The United States, Britain, and other countries are denouncing
Zimbabwe's government, saying government-sponsored violence forced
opposition leader Morgan Tsvangirai to withdraw from next Friday's
In Washington Sunday, the White House said senseless acts of violence against the opposition by what it called the Mugabe regime must stop. A statement said the U.S. is prepared to go to the United Nations Security Council early in the week to explore additional steps.
U.N. Secretary-General Ban Ki-moon said the circumstances that led to Mr. Tsvangirai's withdrawal do not bode well for the future of democracy in Zimbabwe. The U.N. chief called for the postponement of the election.
British Foreign Secretary David Miliband said state-sponsored violence made the election impossible. He also said the government cannot be held as a legitimate representative of the Zimbabwean people.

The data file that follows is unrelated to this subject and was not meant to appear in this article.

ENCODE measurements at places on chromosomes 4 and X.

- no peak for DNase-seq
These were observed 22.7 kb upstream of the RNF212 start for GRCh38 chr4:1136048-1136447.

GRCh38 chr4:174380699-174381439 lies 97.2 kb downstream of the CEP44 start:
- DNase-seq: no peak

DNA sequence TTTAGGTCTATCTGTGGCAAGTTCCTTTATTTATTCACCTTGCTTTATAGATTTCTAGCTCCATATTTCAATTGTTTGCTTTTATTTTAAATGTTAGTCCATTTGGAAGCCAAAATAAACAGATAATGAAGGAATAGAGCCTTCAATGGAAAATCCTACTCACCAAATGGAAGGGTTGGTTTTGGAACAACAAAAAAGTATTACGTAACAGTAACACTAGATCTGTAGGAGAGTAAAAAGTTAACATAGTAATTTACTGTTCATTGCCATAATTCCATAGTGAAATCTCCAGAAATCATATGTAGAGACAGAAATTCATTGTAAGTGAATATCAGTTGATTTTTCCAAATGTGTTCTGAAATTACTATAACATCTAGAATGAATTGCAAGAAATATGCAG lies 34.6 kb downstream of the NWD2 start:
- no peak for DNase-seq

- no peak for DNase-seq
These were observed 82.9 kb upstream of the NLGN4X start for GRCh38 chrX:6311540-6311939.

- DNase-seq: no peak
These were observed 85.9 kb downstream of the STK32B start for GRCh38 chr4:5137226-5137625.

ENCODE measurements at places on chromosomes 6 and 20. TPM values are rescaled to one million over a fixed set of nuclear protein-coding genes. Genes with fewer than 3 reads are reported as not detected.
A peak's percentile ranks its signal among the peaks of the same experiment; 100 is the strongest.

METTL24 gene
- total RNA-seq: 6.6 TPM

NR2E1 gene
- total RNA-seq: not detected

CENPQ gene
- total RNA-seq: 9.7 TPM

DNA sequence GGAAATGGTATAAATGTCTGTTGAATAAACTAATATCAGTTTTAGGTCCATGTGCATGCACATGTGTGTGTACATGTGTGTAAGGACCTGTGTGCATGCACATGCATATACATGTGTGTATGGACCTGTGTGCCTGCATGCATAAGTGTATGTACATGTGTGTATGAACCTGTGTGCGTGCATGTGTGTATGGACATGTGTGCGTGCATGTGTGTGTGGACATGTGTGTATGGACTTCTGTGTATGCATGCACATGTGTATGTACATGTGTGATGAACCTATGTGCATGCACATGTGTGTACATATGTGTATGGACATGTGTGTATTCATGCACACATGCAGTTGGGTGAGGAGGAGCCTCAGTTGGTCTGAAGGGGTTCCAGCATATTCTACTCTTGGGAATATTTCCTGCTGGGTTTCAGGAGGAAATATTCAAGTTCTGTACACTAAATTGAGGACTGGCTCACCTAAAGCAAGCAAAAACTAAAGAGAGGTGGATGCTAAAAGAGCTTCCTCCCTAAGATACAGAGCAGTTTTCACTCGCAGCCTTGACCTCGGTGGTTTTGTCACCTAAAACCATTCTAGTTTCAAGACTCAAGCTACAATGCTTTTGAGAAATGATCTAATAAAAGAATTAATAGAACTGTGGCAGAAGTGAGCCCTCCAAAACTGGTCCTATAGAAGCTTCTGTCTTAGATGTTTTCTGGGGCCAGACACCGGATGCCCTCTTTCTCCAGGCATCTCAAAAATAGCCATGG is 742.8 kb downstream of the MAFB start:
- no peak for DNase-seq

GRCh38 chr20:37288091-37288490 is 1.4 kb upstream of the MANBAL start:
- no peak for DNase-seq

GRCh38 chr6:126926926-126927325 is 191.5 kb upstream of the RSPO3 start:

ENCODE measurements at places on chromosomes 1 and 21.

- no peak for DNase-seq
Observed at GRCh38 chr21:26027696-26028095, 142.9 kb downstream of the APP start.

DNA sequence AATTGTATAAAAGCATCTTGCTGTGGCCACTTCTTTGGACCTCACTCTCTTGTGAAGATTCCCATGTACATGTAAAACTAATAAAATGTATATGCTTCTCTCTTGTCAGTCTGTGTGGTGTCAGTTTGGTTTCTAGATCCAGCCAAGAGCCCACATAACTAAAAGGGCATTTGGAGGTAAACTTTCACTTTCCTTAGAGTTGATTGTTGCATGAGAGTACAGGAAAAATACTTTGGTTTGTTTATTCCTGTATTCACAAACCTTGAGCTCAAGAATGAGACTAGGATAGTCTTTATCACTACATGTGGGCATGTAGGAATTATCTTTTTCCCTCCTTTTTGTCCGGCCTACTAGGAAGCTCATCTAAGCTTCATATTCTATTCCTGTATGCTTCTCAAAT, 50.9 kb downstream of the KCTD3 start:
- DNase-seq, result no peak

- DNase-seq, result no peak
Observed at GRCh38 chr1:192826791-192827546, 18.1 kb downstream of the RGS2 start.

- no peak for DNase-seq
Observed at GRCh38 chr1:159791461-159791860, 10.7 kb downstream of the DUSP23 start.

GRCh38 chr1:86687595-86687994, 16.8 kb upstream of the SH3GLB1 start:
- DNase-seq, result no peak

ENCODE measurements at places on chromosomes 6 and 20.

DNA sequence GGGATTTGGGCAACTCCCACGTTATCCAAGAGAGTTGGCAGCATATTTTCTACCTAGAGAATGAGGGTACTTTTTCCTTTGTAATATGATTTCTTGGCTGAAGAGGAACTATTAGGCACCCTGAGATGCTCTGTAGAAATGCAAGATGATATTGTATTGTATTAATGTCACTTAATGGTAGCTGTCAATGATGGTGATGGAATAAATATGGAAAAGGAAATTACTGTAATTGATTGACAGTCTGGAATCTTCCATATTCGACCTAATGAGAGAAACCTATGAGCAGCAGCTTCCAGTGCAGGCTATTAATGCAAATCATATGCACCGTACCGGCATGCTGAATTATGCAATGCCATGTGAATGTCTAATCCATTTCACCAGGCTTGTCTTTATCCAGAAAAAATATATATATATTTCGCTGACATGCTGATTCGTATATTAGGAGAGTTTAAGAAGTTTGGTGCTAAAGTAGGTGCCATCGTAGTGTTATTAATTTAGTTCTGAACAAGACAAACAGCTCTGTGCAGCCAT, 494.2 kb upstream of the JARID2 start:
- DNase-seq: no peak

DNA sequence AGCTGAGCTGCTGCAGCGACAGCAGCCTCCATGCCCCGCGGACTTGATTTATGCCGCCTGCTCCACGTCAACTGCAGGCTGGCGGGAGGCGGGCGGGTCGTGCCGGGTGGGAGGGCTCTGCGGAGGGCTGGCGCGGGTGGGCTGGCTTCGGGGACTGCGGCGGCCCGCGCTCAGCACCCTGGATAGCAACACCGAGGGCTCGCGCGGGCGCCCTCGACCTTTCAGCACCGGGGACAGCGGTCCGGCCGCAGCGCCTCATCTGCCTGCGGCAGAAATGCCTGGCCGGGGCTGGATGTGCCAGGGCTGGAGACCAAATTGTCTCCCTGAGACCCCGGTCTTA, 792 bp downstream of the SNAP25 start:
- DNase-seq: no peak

In Brussels, Javier Solana, the European Union's foreign policy chief, said Mr. Tsvangirai's withdrawal was understandable and that the elections have become "a travesty of democracy."
Zambian President Levy Mwanawasa, the current chair of the Southern African Development Community, says Friday's vote should be postponed because Zimbabwe has failed to meet the regional bloc's election standards.
South African President Thabo Mbeki, the SADC's chief mediator between Mr. Mugabe and Mr. Tsvangirai's Movement for Democratic Change, is urging both sides to hold negotiations to resolve the crisis.
Mr. Tsvangirai blamed increasing violence against his supporters as the main reason he pulled out of the run-off.